Separate issues but still related

The recent High Court battle to outlaw livestock export bans in the UK resulted in a landmark law and order ruling. It was also, says one of the key players, Bruce Potter of Oxford solicitors Cole and Cole, a triumph of case organisation and co-operation between legal teams with a cast that read like a lawyers' 'Who's Who'.

Potter views the action as a blueprint for future actions involving large numbers of parties with similar but not identical interests.

He also believes this litigation makes a strong case for stricter time limitation on interveners and for particular groups to be given the role of standard interveners for actions centring on specific areas. And he says it brought home the valuable role trade organisations – in this case the NFU – can play in providing vital background information.

The judgement of Lord Justice Simon Brown and Mr Justice Popplewell on 13 April had little to do with animal rights. It was one of the most robust law and order judgments given by the courts in years and its implications stretch far beyond the immediate issues of livestock exports. It gave firm guidance on how far authorities can bow to mob rule.

It came in a combined action involving moves to overturn bans on live animal exports at the port of Dover and Coventry Airport and a reverse move by Plymouth City Council to introduce a ban at the port of Plymouth. The court left no doubt that fear of mass demonstrations was not justification to impose bans on lawful activity.

In a complex 58-page written judgment, Lord Justice Simon Brown said the effects of the ban had been "devastating" for farmers. He said that though many may find it immoral, export of live animals for slaughter was lawful. Stressing that animal welfare considerations did not form part of the case, he said: "Tempting though it may sometimes be for public authorities to yield too readily to threats of disruption, they must expect the courts to review any such decision with particular rigour." The case "brought little credit" on those authorities as none appeared to have given thought to the "awesome implications" on the rule of law or to have considered the interests of those whose livelihood depends upon the trade.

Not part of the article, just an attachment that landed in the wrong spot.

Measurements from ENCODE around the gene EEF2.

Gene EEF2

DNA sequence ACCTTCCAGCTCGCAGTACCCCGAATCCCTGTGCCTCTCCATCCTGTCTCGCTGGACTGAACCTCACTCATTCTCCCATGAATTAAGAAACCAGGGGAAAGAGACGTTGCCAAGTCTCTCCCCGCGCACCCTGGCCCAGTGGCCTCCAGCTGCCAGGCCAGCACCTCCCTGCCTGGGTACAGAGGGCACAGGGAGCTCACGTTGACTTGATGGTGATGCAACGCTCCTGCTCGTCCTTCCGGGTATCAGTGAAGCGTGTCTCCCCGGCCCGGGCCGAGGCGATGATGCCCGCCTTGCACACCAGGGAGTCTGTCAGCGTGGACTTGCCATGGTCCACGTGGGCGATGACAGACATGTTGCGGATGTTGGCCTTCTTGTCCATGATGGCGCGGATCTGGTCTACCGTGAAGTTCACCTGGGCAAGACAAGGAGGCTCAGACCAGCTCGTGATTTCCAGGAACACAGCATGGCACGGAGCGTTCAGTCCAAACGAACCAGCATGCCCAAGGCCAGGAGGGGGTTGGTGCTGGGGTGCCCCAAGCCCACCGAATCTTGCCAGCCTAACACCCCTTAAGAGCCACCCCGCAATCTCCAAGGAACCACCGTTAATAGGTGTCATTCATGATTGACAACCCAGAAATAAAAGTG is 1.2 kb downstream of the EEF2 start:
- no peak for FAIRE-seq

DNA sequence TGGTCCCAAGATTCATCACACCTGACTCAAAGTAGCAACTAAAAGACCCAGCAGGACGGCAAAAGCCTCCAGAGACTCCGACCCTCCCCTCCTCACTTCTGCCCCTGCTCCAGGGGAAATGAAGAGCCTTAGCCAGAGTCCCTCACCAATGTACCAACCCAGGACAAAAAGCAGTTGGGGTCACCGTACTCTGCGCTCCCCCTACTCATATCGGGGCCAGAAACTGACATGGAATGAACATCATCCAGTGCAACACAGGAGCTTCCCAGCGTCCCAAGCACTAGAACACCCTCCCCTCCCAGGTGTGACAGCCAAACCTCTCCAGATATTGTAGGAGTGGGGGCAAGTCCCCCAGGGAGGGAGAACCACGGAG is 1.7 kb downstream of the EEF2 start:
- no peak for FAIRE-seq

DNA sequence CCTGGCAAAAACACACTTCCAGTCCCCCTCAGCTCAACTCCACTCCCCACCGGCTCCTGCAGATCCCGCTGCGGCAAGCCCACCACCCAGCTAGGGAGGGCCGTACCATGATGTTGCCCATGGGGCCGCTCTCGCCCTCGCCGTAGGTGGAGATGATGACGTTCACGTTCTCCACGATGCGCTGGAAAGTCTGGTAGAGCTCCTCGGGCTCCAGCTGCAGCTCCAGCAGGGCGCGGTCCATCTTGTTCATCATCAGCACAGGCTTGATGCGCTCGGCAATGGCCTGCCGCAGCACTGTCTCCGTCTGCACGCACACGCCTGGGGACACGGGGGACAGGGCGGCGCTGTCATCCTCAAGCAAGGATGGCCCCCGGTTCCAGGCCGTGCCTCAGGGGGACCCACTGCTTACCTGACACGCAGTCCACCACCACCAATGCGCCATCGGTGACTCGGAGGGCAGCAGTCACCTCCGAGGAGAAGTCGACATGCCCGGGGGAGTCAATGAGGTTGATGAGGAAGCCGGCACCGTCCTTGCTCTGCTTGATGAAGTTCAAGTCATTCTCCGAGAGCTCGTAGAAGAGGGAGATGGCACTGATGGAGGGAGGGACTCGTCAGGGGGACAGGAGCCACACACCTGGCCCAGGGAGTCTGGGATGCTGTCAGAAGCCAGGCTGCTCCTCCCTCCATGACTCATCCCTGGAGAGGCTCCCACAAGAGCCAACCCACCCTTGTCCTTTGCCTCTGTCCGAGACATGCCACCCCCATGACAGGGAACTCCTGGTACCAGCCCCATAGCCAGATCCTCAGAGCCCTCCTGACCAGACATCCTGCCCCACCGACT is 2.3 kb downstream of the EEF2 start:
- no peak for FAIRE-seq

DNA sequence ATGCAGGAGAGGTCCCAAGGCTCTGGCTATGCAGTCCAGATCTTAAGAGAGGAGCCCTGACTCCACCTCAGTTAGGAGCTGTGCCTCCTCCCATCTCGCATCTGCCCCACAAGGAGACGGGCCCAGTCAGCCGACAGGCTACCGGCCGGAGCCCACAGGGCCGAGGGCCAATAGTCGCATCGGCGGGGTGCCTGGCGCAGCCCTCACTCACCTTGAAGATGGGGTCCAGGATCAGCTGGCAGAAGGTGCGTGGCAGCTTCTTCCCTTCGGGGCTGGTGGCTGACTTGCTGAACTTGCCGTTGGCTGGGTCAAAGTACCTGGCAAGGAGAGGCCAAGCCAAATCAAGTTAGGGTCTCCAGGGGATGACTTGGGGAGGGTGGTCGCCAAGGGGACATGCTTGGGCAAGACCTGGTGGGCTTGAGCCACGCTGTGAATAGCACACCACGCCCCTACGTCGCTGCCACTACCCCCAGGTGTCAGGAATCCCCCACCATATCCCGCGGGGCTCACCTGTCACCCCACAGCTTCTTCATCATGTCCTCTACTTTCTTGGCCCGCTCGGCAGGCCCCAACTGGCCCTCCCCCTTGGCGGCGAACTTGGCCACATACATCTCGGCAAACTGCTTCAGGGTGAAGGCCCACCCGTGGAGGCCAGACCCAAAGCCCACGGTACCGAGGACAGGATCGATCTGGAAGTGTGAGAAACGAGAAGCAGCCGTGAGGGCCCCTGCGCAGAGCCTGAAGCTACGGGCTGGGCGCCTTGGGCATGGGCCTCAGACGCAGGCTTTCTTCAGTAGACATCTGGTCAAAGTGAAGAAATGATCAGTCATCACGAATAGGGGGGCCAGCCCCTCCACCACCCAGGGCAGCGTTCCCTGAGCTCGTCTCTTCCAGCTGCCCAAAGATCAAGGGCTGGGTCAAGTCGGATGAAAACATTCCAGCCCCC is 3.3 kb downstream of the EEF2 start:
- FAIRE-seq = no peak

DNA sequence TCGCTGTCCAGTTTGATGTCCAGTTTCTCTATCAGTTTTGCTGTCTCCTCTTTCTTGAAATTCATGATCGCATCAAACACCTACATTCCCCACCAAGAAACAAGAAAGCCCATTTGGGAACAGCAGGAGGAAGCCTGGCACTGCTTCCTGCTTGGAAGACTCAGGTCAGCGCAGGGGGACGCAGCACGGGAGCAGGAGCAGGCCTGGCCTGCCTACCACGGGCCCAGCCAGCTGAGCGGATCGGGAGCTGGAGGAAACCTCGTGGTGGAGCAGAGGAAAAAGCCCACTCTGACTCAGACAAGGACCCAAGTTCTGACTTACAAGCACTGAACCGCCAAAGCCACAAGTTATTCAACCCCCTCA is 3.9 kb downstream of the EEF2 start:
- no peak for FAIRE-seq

Potter and his team, assistant Carolyn Fyall and litigation specialist Stephanie Walls, were instructed on 5 January by key applicants Somerset-based associated companies Peter Gilder and Sons and Russanglia which challenged the Dover ban. In addition to getting his own action up and running, Potter also needed to liaise with those challenging the Coventry and Plymouth moves.

"There are difficulties in running separate actions together in this way, even when they centre on similar issues, particularly if different cases are being used to illustrate different aspects of the problem," he says. "You have to achieve good co-operation between the parties and between counsel to work out how they can best be presented. This was vital in this case. The importance skeleton arguments played in this action cannot be too highly emphasised. If you are going to run a case in the way this one was run, skeletons come fully into their own.

"Another aspect was the question of interveners and the extent to which political cases are now attracting such large numbers of interveners. I believe we shall see an increasing tendency to limit the time interveners can have. Second, where there are emerging interest groups, I think we may see them becoming recognised as near standard interveners.

"These cases show there may come a time when there has to be a limit on the number of interested parties and time limits if judicial review is to remain the swift weapon it was set up to be."